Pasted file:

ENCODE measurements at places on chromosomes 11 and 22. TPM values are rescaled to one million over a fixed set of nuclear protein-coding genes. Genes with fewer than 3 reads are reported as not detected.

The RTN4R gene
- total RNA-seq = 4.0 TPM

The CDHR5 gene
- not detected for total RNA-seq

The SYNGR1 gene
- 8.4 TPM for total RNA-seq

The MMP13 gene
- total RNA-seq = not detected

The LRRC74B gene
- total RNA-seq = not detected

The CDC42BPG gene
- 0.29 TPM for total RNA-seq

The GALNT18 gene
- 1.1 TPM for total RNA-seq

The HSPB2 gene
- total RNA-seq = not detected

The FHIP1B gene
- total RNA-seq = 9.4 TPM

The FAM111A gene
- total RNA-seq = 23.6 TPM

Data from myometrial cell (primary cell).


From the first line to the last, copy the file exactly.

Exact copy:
ENCODE measurements at places on chromosomes 11 and 22. TPM values are rescaled to one million over a fixed set of nuclear protein-coding genes. Genes with fewer than 3 reads are reported as not detected.

The RTN4R gene
- total RNA-seq = 4.0 TPM

The CDHR5 gene
- not detected for total RNA-seq

The SYNGR1 gene
- 8.4 TPM for total RNA-seq

The MMP13 gene
- total RNA-seq = not detected

The LRRC74B gene
- total RNA-seq = not detected

The CDC42BPG gene
- 0.29 TPM for total RNA-seq

The GALNT18 gene
- 1.1 TPM for total RNA-seq

The HSPB2 gene
- total RNA-seq = not detected

The FHIP1B gene
- total RNA-seq = 9.4 TPM

The FAM111A gene
- total RNA-seq = 23.6 TPM

Data from myometrial cell (primary cell).